International students in valid F-1 status are permitted to work under certain circumstances. Employment options are limited, but may include both on-campus and off-campus, full-time or part-time, opportunities as described below. Keep in mind that unauthorized (illegal) employment is a clear violation of your F1 terms, and will have serious consequences. If you are uncertain whether a particular employment would be allowed, speak to an foreign student advisor at your school before accepting any job offer.
Employment is defined as any type of work or service in exchange for money, tuition, food, room or other form of compensation.
F-1 students can work on-campus up to 20 hours per week when school is in session, and full-time during school break periods. If you maintain valid F-1 status and are in good academic standing, you do not need additional authorization to accept on-campus employment. However, upon completing your program of study, you must seek special authorization such as Practical Training to continue working, even on-campus.
On-campus employment includes:
F1 students may seek off-campus employment if they meet certain requirements. There are several options for off-campus employment, but these general rules apply:
Optional Practical Training (OPT) provides F-1 students an opportunity to gain practical work experience in the US, in a field directly related to their academic program. A foreign student is eligible to participate in OPT for up to 12 months per educational level. This means if you have used 12 months of OPT after obtaining a Bachelor's degree, you may apply for another 12 months if you complete a Master's degree program.
Although most students choose to use 12 consecutive months of OPT after completing their studies, it is possible to use OPT in segments throughout the program, as long as the total does not exceed 12 months.
Certain STEM (Science, Technology, Engineering and Mathematics) students are eligible for a 17-month extension of OPT, for a total of 29 months. The 17-month extension is only available for post-completion OPT, cannot be split into two or more periods, and can be used only once per student (not per educational level). See here for more information the OPT extension.
To apply for OPT, you need to receive recommendation from your school's international students office and submit Form I-765, Application for Employment Authorization, to the United States Citizenship and Immigration Services (USCIS). You may file I-765 up to 90 days prior to your program's end date, and no later than 60 days after its end date. Note that this is a new rule which went effective April 8, 2008. Your school's website may still have the old rule indicating that you must file I-765 before you complete your studies. You may file I-765 even if you do not yet have a job offer.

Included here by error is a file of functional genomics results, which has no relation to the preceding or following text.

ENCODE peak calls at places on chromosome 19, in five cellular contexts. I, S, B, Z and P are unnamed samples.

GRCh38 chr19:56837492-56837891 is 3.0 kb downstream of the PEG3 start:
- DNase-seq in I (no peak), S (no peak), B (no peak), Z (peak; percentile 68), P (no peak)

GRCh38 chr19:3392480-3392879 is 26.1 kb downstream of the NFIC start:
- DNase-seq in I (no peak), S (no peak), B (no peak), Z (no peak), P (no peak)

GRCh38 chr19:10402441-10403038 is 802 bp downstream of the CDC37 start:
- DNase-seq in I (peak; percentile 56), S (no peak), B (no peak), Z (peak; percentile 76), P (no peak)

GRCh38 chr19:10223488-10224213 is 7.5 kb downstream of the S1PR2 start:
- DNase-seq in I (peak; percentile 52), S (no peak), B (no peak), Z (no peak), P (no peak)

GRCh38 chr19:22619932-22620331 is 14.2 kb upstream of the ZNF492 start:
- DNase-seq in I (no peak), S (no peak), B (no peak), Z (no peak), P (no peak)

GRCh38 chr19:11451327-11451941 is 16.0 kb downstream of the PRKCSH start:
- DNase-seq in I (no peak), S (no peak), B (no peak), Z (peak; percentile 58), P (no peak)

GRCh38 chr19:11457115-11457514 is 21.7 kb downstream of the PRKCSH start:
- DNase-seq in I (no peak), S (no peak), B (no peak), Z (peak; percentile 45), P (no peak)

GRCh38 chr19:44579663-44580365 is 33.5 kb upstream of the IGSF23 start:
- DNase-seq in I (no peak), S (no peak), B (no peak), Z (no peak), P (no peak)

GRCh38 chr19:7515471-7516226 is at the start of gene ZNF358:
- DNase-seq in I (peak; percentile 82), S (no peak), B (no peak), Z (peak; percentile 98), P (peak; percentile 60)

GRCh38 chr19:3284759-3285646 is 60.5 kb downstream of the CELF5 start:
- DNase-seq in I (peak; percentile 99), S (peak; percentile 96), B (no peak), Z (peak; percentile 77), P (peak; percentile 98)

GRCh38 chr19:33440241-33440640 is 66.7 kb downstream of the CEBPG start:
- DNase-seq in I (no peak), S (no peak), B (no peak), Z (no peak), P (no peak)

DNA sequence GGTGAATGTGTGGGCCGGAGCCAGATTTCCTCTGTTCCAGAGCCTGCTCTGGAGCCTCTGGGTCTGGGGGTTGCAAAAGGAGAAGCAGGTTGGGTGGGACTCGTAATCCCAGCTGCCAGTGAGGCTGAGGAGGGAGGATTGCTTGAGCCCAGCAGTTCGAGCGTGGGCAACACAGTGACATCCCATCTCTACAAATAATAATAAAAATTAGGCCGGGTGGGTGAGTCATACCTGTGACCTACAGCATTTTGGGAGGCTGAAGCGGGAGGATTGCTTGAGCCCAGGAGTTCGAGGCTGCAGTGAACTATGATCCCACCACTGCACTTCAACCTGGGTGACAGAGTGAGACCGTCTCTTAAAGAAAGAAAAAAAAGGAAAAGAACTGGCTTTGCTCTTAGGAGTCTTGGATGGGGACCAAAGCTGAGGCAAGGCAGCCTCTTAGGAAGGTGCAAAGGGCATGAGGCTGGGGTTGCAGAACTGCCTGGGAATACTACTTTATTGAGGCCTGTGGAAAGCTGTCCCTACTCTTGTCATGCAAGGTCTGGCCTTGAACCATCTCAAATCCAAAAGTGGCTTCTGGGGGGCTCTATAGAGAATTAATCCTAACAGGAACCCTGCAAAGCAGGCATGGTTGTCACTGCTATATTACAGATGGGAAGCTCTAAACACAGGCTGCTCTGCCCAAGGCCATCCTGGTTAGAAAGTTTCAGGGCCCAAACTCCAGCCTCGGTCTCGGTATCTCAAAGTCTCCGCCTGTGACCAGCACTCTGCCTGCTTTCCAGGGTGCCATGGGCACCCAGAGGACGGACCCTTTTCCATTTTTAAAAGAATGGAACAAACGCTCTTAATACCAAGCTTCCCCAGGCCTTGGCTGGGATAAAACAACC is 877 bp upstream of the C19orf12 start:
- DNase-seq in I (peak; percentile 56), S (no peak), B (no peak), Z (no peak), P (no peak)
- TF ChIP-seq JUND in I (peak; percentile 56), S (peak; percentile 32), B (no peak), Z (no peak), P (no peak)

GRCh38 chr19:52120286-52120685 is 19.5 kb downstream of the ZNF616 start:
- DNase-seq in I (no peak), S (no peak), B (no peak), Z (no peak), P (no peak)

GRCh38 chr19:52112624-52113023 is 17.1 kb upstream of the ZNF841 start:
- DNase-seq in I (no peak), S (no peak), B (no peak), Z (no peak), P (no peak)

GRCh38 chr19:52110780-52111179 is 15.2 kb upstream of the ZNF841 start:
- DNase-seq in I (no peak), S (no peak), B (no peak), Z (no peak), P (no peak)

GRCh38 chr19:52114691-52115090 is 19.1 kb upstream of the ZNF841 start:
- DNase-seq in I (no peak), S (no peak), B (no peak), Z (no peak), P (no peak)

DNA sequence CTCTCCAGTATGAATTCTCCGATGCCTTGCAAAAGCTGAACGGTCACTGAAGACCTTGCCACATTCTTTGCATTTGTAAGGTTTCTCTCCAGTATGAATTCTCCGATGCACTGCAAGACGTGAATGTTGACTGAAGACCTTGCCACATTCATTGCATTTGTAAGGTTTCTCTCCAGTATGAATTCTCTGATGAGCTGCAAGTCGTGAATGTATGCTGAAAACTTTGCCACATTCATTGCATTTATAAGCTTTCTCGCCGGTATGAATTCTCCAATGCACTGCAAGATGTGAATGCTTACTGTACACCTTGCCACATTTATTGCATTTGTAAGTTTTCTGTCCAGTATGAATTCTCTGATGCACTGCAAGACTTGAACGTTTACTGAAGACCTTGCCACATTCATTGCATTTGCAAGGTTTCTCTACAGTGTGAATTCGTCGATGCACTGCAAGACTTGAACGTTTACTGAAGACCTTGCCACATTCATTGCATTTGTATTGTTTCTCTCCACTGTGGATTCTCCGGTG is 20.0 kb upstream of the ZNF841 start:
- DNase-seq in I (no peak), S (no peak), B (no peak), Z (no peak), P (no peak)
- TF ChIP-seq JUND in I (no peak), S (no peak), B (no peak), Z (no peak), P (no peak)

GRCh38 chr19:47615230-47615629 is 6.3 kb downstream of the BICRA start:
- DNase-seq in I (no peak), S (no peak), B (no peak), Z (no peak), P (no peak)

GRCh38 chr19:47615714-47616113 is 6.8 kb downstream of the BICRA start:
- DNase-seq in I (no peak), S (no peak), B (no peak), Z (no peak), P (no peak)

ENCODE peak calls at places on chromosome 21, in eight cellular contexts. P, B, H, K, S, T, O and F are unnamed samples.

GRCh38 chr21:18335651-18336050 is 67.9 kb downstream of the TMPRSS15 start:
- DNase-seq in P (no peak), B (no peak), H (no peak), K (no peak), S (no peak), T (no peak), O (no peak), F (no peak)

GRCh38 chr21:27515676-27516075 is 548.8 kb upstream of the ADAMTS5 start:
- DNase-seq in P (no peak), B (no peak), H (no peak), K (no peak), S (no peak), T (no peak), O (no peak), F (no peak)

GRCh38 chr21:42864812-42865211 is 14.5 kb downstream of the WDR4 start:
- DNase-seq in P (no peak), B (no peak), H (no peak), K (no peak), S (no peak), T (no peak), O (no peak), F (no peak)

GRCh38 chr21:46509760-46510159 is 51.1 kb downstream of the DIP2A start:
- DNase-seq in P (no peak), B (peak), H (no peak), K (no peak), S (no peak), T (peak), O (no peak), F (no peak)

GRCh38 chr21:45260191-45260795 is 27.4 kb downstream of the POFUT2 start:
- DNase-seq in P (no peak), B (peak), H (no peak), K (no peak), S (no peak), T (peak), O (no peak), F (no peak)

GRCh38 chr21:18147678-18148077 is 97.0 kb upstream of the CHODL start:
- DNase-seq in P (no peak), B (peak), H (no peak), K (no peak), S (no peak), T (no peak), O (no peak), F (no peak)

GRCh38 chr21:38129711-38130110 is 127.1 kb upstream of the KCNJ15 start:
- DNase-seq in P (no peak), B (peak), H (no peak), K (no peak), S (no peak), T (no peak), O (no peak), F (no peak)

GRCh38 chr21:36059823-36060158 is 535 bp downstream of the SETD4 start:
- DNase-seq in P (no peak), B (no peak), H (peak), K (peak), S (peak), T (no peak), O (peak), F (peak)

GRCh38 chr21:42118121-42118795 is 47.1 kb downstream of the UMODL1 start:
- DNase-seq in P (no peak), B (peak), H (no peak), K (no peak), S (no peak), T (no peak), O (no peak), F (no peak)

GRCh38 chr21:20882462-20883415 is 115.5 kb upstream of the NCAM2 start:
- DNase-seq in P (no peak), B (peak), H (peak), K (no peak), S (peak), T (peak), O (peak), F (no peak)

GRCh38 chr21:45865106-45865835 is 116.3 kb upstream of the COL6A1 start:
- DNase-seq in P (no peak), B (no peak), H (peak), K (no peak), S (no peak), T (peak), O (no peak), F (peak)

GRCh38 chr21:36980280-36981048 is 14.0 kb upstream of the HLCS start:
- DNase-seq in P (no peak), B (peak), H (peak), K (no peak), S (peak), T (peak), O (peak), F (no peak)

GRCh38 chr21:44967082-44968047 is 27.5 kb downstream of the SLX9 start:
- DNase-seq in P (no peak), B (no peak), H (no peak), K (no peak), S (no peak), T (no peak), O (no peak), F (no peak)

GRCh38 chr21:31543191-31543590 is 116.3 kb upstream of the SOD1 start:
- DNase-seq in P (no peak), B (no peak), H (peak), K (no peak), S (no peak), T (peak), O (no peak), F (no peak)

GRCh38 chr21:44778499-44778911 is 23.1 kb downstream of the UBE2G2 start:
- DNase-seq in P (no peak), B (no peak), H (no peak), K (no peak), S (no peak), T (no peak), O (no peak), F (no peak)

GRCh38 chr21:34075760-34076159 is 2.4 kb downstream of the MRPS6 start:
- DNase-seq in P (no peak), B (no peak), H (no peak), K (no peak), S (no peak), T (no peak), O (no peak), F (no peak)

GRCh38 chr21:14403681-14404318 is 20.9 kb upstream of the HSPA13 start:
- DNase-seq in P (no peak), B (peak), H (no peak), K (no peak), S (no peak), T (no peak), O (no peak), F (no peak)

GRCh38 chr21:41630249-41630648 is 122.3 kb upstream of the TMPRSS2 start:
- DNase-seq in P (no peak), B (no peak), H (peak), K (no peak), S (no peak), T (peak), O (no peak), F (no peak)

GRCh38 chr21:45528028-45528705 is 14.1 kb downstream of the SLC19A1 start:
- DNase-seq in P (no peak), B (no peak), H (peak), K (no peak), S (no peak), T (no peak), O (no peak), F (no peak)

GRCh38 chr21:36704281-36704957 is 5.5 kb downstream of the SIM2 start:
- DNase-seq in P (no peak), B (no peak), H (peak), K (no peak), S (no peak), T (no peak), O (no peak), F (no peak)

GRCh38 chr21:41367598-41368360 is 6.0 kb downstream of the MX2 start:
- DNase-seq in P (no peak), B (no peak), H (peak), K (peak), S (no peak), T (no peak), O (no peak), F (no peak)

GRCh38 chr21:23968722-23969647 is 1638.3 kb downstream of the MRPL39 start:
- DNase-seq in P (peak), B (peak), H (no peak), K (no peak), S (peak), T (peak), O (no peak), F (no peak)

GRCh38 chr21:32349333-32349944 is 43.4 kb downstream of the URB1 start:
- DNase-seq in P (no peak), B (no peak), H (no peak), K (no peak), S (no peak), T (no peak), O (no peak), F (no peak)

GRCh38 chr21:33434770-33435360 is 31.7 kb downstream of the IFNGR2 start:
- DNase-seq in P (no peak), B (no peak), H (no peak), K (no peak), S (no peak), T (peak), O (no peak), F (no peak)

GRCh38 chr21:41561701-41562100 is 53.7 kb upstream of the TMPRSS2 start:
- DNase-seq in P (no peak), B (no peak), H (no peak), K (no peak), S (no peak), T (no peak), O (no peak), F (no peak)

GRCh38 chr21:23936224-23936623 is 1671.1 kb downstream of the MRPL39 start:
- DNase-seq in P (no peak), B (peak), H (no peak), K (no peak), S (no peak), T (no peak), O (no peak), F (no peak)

If you work using OPT, you are allowed to have brief periods of unemployment and still maintain legal F-1 status. If you are on the initial 12-month of post-completion OPT, you cannot accrue more than a total of 90 days of unemployment. If you are on a 17-month extension, you cannot accrue more than 120 days of unemployment during the total 29-month period.
F-1 students may be eligible for Curricular Practical Training (CPT) if it is "an integral part of an established curriculum." DHS defines CPT as "alternate work/study, internship, cooperative education, or any other type of required internship or practicum which is offered by sponsoring employers through cooperative agreements with the school."
Your school's office for international students is able to authorize CPT with a new I-20.
CPT may be part-time or full-time. The time you spent working on CPT does not count toward your Optional Practical Training (OPT). However, if you use 12 months or more of full-time CPT, you will not be eligible for any post-completion OPT. (very important!)
F-1 students may be authorized to work for a recognized international organization, such as the United Nations or the World Trade Organization. You must have a new I-20, and apply for and be granted EAD by USCIS, before you can start working.
F-1 students who experience severe economic hardship may apply to USCIS for off-campus employment authorization. You must demonstrate that the hardship is substantial and beyond your control, and on-campus employment is unavailable to you or is insufficient to meet your financial needs. USCIS grants such work permit on a case by case basis.